What are hybrid maps?

A heterogenous collection of birds.

A heterogenous collection of birds.

Clojure people sometimes talk about hybrid maps. What are they talking about?

A map, in general, is a data structure that associates keys with values. There are two common usage patterns for maps in Clojure:

  • As records. The map acts as a collection of fields with predefined keys. For example, a row in a relational database is a record. When you query the database, you know what columns the result will have. Typically in Clojure, you get a map or a collection of maps as a result of database query.
  • As indices. The map acts as a collection of objects indexed by something. For example, you could represent a database table as a Clojure map of rows indexed by the primary key of each row.

See LispCast for a more extensive discussion of these patterns.

A hybrid map is a map that acts as a record and as an index at the same time. This pattern is not common – usually it’s better to have the index map as a field in the record. One case where it works nicely is the Clojure map destructuring syntax:

(let [{var1 :key1 var2 :key2 :keys [key3] :as result}
      (some-function-call ...)]
  ...)

Here :keys and :as work like record fields, but the bindings for var1 and var2 work like an index.

What about heterogenous maps?

A map is heterogenous if it can contain keys and/or values of multiple types. If a map is not heterogenous, it’s homogenous. Here are some examples:

{:a 1 :b 2}         ; homogenous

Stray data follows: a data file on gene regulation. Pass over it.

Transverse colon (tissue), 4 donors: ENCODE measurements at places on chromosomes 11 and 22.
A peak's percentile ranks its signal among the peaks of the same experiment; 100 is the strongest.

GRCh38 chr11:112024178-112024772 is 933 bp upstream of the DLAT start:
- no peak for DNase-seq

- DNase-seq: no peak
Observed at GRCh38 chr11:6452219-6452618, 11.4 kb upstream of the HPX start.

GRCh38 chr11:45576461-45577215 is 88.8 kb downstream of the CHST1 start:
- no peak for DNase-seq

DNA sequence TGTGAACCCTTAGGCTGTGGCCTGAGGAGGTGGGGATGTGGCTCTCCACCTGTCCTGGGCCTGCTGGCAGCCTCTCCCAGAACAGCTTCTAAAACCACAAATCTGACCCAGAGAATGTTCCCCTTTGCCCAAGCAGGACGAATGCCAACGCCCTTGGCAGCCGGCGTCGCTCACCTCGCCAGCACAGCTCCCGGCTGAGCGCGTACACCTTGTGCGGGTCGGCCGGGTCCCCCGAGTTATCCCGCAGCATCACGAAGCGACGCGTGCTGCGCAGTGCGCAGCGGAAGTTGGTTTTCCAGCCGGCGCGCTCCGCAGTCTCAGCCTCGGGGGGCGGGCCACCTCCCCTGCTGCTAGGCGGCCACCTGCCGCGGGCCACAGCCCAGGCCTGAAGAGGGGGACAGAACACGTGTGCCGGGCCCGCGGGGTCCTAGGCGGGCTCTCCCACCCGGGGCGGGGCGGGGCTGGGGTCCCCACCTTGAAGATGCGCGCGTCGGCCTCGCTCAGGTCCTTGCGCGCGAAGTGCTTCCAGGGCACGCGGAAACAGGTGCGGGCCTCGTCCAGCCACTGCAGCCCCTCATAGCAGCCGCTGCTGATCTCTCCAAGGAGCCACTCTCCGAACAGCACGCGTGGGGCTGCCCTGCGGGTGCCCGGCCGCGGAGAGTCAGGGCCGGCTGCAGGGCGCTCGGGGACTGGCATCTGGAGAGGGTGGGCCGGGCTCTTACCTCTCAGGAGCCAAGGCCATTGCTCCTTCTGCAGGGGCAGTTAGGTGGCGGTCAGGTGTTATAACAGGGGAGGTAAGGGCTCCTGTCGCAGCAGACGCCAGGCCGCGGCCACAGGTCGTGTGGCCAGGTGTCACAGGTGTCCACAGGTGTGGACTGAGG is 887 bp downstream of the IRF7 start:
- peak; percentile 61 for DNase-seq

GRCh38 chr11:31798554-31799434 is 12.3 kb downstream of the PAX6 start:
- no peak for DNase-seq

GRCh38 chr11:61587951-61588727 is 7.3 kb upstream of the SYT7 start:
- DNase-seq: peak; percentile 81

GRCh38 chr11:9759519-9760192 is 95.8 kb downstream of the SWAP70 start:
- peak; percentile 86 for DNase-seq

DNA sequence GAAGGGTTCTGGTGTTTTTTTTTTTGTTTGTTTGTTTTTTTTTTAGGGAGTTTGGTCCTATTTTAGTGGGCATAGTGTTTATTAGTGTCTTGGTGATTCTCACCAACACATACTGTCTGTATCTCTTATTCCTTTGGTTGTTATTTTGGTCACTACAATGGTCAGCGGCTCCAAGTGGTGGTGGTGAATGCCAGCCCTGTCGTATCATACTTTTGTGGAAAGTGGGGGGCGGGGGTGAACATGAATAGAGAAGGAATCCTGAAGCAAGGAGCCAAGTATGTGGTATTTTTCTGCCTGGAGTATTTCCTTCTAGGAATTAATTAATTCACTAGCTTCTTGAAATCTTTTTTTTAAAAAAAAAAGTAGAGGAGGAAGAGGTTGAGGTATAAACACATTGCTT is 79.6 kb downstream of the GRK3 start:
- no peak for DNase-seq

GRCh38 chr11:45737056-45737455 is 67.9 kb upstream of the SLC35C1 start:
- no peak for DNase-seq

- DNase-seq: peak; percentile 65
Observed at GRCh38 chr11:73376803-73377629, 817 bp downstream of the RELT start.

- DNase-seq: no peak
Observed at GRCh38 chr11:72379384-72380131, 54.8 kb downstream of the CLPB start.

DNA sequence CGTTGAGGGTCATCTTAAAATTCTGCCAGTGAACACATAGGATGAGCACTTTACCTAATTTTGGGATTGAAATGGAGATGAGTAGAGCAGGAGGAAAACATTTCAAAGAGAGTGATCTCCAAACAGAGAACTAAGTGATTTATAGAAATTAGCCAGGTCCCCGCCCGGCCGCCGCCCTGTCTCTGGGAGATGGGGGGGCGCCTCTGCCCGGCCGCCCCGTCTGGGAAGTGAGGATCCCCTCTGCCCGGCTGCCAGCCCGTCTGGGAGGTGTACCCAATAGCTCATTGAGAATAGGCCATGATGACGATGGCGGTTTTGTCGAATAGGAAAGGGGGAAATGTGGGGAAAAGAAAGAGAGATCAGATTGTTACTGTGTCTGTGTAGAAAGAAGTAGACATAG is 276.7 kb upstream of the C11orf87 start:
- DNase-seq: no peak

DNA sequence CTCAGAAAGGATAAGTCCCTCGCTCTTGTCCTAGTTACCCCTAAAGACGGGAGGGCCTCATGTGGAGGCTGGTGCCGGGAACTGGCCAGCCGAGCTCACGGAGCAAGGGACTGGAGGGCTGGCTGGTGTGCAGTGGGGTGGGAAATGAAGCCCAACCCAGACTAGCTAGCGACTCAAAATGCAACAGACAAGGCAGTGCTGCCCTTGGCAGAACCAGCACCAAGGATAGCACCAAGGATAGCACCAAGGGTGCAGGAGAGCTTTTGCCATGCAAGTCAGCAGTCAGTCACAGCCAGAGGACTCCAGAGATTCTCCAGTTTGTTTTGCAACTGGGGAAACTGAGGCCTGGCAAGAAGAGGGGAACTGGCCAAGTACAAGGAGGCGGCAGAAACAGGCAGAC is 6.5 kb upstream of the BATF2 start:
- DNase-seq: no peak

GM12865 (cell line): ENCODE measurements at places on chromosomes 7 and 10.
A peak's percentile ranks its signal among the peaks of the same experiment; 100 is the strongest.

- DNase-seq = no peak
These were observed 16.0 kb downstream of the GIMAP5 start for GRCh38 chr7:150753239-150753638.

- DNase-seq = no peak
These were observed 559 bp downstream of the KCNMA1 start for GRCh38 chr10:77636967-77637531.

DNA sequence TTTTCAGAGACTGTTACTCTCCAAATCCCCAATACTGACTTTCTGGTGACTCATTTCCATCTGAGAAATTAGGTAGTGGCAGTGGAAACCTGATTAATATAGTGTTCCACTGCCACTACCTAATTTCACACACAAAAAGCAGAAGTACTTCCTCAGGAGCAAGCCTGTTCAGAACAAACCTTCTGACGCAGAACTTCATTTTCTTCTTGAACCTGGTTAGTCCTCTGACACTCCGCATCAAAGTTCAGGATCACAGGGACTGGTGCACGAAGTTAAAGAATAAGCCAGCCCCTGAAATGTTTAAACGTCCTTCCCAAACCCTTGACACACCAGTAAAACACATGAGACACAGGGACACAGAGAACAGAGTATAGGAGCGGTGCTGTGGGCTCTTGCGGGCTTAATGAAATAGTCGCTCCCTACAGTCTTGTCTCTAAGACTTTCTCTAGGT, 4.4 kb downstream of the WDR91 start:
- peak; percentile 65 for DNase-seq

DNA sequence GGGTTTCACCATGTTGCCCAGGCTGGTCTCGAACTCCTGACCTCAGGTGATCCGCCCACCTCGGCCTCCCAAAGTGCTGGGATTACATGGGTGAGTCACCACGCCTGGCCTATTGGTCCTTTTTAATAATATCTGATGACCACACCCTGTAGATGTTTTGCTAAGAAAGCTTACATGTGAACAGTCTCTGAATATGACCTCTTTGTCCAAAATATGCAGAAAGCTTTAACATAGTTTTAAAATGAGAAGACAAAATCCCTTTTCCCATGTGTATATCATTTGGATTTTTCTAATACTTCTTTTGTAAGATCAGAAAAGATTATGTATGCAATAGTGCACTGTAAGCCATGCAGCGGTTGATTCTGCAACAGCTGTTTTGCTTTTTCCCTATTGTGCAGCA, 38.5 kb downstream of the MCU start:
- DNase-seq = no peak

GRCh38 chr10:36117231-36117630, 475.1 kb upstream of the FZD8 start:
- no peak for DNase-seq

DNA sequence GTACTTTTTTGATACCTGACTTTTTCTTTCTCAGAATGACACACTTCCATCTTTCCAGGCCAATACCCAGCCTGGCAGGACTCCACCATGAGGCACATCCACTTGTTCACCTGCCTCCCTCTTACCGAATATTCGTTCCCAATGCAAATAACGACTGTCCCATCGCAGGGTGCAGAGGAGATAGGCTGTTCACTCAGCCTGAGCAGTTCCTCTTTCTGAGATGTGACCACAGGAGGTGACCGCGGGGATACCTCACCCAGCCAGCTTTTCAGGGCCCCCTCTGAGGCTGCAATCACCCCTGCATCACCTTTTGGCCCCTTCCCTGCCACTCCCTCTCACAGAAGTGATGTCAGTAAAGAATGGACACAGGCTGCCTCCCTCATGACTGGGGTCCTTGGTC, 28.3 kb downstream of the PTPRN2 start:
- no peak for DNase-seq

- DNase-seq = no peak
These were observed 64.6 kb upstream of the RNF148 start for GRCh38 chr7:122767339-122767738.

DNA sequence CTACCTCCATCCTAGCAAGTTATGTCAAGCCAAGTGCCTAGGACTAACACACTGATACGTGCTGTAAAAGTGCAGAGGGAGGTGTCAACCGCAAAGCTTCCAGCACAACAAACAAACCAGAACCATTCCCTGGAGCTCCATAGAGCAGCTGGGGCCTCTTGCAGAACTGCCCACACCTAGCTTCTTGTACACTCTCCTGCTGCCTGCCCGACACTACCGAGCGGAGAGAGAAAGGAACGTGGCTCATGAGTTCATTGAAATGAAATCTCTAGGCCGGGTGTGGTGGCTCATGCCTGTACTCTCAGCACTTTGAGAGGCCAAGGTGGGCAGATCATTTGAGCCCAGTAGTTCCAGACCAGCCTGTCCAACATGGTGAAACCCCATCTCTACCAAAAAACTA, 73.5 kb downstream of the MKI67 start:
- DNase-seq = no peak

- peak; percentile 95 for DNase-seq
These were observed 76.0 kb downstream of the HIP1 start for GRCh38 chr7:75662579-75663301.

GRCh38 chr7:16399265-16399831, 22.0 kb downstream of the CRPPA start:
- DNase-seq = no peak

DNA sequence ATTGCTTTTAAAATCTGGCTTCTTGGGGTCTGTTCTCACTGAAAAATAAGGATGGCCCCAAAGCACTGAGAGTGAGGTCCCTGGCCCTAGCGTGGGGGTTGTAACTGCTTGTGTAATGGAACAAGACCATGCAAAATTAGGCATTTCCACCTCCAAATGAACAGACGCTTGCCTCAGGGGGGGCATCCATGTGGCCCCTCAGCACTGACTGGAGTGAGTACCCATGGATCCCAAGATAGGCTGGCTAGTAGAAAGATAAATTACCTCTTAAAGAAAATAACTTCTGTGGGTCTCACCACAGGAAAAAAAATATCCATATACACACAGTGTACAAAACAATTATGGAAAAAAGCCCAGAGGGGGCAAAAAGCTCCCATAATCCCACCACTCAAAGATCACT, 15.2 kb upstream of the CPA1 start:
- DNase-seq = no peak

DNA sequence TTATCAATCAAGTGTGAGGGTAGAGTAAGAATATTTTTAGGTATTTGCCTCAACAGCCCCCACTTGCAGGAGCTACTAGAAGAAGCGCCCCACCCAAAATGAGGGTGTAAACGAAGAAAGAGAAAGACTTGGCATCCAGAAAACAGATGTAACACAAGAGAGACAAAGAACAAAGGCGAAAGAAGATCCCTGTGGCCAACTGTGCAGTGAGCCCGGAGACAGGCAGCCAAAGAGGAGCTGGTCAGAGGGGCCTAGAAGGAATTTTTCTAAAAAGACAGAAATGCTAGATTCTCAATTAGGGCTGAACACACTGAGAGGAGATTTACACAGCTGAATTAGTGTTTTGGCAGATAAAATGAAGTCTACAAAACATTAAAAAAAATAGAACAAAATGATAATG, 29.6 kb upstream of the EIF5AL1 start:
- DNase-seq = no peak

{:a 1 :b "hello"}   ; heterogenous values
{:a 1 "b" 2}        ; heterogenous keys
{:a 1 "b" "hello"}  ; heterogenous keys and values
{}                  ; could be either!

This concept is not discussed much in the Clojure community, because Clojure maps are heterogenous by default.1 An example of less-heterogenous map in Clojure is data.int-map, where the keys must be integers. The values can still be anything, though.

The concept of heterogenous maps, and of heterogenous collections in general, is more interesting in statically typed languages like Scala and Haskell. Expressing the type of a homogenous map is straightforward, but typing a heterogenous map is more complex. This is can be seen in how there are separate libraries for heterogenous collections, like the popular shapeless library for Scala.

What’s the relationship between hybrid maps and heterogenous maps? There’s no relationship, really. Like records, hybrid maps often are heterogenous, but there’s no reason for why you couldn’t use a homogenous map for a hybrid purpose.


  1. Unless you argue that Clojure is unityped, in which case all Clojure maps are homogenous.


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